Welcome to the website of the Claimants Representative Committee.

The Claimants Representative Committee (CRC) is a committee of law firms and other business professionals who represent Nazi victims and their heirs who lost property in eastern Germany during the Nazi era (1933 to 1945). The CRC’s main activity is to represent Nazi victims and their heirs in obtaining the return of their property from a Jewish organization called The Conference on Material Claims Against Germany, Inc. (Claims Conference). Following the reunification of Germany in 1990, Germany passed a law called the Vermögensgesetz (Property Law) which permitted Nazi victims, or their heirs, to claim back the property which they had lost in the eastern part of Nazi Germany. Claims under the Property Law, had to be filed by December 31, 1992 for immovable property, and by June 30, 1993, for movable property. When the Nazi victims or their heirs did not file a timely claim, the Property Law named the Claims Conference as the legal successor and permitted it to pursue claims under the Property Law.

Since the Property Law was enacted in 1990, the Claims Conference recovered approximately 2.3 billion Euro in property which belonged to Nazi victims and has returned approximately 700 million Euro to the Nazi victims or their heirs through its Goodwill Fund program. The Claims Conference’s Goodwill Fund program paid out 80% of the individual assets which Nazi victims lost to the Nazi victims, or their heirs, however, with limited exceptions, this program closed on March 31, 2004.

In June, 2011, the CRC was founded and has met on several occasions with the Claims Conference with the goal of obtaining the reopening of the Goodwill Fund. As a result of these discussions, in late 2012, the Claims Conference announced the opening of a new fund, the Late Applicants Fund (LAF) with a limited amount of 50 million Euro. The Claims Conference’s LAF program opened for claims on January 1, 2013 and will close on December 31, 2014. Although a step in the right direction, the LAF program is more limited than the Goodwill Fund with respect to its payout to the heirs of Nazi victims. It provides for only a limited initial payment of only 25%, with a cap of 50,000 Euro per asset lost, and only gives a further payment if there are funds left over at the end of the 2014 filing period. For this the Claims Conference requires a release of all claims against the Claims Conference in exchange for the initial payment. LAF claimants must therefore give a release of claims, prior to knowing what they might receive for giving the Claims Conference their release.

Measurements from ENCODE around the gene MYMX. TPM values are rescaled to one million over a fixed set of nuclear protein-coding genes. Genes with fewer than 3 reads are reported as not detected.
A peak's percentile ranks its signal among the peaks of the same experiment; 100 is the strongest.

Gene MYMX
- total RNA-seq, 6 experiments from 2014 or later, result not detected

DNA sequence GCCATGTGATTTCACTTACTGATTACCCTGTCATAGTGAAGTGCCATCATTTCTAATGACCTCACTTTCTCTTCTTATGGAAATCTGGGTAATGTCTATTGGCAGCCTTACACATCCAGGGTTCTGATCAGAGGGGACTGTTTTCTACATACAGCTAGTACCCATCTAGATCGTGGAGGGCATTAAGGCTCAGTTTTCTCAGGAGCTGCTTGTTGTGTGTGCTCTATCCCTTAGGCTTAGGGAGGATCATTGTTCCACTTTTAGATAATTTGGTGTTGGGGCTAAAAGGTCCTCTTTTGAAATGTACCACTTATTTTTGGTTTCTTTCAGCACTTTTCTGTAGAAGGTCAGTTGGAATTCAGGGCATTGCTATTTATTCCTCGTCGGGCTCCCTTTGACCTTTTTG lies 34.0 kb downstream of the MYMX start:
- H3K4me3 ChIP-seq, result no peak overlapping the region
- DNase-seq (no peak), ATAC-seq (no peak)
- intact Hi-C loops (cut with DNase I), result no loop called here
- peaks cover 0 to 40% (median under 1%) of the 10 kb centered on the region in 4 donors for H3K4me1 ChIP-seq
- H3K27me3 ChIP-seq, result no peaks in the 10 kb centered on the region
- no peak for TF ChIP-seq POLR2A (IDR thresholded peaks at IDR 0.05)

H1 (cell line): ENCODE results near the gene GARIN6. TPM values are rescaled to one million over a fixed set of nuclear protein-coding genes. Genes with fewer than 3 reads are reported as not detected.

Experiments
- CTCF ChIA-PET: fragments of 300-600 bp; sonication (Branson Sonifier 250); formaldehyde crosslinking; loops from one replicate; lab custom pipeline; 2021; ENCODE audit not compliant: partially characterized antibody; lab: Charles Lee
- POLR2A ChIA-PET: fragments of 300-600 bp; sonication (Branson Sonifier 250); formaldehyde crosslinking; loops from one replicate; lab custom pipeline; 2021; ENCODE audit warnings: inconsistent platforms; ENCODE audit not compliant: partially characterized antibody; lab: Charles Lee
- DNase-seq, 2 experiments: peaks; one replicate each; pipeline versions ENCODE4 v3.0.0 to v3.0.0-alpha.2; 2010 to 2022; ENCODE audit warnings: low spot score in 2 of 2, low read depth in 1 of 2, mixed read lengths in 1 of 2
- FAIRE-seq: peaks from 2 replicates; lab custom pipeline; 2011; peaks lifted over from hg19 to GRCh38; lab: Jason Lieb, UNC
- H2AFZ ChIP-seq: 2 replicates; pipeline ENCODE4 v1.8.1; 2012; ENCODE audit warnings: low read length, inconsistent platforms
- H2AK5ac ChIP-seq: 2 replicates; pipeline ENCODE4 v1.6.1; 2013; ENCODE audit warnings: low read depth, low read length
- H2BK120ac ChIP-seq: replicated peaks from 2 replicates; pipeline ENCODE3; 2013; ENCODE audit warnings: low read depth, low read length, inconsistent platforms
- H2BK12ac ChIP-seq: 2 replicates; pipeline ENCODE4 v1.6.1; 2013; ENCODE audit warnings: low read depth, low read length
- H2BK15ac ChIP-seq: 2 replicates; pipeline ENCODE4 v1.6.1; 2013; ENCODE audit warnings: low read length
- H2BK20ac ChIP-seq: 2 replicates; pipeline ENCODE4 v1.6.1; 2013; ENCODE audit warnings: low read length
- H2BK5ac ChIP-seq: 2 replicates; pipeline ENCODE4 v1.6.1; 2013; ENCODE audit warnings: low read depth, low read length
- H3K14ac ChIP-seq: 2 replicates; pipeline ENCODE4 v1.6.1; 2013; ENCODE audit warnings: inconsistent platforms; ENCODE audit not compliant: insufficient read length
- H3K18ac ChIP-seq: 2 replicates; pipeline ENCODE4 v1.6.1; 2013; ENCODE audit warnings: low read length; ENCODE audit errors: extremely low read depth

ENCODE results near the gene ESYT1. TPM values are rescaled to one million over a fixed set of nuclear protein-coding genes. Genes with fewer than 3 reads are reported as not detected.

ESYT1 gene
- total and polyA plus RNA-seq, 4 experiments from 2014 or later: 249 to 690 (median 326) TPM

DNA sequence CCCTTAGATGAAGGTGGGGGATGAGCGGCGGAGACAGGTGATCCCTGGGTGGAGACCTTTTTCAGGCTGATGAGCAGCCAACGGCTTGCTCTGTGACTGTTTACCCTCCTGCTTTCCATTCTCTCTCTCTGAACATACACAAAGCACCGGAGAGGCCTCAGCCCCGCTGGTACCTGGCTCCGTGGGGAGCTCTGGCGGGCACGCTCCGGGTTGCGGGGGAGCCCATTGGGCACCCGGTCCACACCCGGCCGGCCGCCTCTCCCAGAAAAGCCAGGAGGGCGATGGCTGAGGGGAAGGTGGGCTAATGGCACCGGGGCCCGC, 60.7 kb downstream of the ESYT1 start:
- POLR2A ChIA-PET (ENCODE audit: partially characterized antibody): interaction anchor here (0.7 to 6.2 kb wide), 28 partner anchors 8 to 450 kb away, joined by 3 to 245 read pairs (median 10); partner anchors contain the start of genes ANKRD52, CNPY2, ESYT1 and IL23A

The CRC believes that the LAF program is inadequately funded and is unfair to claimants who do not know how much of their property they will receive back from the Claims Conference. It has discussed the inadequacy of the LAF program on several occasions with the Claims Conference, however the Claims Conference has so far failed to remedy the problems with this program. Additionally, a German administrative court recently ruled that the Claims Conference is a trustee for Nazi victims, or their heirs, who lost this property. In response, the Claims Conference has continued to deny having this responsibility and has not changed its LAF program.

Recently, on October 7, 2013, the CRC filed a complaint with Eric Schneiderman, the Attorney General of the State of New York, asking him to investigate this matter (Complaint). CRC cited the recent German court decision and the Claims Conference’s breach of its fiduciary duty as a trustee to fairly and adequately account to and return this property to the heirs of Nazi victims. CRC also noted the possibility of fraud in the manner the Claims Conference is obtaining releases from the heirs of Nazi victims under its limited LAF program.

For further information see the following:

Complaint to New York Attorney General Eric Schneiderman.           

Press release regarding NYAG Complaint.